Data from the Reserve Bank of India (RBI) highlighted by Elara Securities shows that average term deposit rates for private sector banks in December 2018 was 43 basis points higher at 7.21% compared to 6.78% for public sector banks. One basis points is 0.01 percentage point.
This is the highest differential between private and public-sector banks in at least five years and shows that fast growing private sector banks are able to offer a much higher rate to garner deposits helped by a better pricing power. Data shows that this differential has turned since April 2017 when private sector banks, taking advantage of benign liquidity conditions post demonetisation were in fact offering a lower rate compared to public sector banks.
Private sector banks rates were 8 to 10 basis points lower to public sector banks between January and April 2017 and have since turned the other way. In a note, Elara Securities said private banks have been more aggressive than public sector banks in the race for resources. “Private banks and PSBs hiked their rates by 15 basis points and 8 basis points respectively, over the past three months. On fresh loans, private banks’ quarterly average of weighted average lending rate (WALR) in Q3FY19 was 10.41% vs 10.08% in Q2FY19, a rise of 33 basis points QoQ while PSBs’ quarterly average was 9.43% vs 9.33% in Q2FY19, a rise of 10 basis points QoQ. This shows strength of private banks as they are able to garner market share along with rise in yields,” Elara said.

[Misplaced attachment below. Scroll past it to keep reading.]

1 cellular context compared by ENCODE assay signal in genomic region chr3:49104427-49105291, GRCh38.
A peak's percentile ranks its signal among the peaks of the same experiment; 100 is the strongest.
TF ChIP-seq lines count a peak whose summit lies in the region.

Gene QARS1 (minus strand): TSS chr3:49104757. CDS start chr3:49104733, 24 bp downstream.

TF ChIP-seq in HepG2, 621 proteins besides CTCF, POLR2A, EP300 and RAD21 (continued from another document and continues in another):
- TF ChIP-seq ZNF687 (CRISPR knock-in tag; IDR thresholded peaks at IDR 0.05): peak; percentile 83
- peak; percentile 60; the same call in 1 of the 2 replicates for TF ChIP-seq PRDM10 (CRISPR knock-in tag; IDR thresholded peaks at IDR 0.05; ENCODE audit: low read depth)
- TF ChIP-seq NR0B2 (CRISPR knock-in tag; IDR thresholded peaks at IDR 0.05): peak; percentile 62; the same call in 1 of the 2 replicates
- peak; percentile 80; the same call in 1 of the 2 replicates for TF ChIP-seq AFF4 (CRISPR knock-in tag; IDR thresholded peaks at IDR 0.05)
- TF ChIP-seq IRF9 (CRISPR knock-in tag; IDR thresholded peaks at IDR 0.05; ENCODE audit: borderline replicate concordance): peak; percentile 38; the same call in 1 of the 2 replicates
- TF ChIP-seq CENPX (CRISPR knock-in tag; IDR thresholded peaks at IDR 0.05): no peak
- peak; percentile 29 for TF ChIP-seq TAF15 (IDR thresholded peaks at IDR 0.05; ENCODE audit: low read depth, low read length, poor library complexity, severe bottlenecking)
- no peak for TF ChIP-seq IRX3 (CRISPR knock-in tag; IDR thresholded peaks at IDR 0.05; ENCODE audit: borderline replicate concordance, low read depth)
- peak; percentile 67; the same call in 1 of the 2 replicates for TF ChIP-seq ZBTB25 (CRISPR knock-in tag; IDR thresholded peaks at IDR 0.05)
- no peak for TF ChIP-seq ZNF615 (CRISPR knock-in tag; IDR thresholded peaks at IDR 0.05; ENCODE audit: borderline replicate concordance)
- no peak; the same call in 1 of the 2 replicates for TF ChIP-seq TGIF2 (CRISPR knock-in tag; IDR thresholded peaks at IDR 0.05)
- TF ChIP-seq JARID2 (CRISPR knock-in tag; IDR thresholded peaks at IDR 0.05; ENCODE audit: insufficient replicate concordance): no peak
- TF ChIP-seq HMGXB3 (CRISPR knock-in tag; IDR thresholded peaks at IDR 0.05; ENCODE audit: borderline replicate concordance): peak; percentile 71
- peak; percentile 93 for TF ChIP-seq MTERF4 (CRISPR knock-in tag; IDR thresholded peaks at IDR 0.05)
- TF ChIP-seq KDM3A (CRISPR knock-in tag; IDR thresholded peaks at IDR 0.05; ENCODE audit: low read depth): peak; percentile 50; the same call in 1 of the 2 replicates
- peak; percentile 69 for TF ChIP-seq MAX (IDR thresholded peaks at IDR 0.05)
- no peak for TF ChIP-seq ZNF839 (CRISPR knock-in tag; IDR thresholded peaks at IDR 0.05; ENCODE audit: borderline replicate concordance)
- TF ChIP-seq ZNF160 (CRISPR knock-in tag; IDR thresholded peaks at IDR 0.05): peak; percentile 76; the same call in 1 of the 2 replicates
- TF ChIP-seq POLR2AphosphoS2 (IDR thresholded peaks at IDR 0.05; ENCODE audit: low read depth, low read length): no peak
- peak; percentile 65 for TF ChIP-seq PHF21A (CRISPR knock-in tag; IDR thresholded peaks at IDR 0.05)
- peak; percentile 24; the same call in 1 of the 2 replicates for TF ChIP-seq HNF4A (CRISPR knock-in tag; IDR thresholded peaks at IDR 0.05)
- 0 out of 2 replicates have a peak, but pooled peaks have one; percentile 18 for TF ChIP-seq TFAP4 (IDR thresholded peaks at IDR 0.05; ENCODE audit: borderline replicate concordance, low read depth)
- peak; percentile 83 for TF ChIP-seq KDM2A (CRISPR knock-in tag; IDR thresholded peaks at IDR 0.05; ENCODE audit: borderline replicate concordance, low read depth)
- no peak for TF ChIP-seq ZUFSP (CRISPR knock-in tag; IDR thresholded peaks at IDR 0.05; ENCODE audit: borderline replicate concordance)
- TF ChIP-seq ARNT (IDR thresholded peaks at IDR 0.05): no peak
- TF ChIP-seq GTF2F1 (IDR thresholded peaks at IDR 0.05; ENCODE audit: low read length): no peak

However, higher deposit rates mean lending rates will also not come down in a hurry as both are linked in the current marginal cost-based lending rate regime. “In the current scenario it will be difficult for banks to cut lending rates unless they are ready to take a hit on their margins. Lending rates will hence remain elevated,” said Karthik Srinivasan, group head, financial sector ratings at ICRA.
It also prevents public sector banks from reducing their deposit rates further. “The difference between one-year deposit for SBI and some private sector banks is as high as 100 basis points. But we cannot cut our deposit rates further because there is a risk of people being attracted towards private sector banks, though at 70% credit deposit ratio, we are better placed than private sector banks,” said Prashant Kumar, CFO, SBI.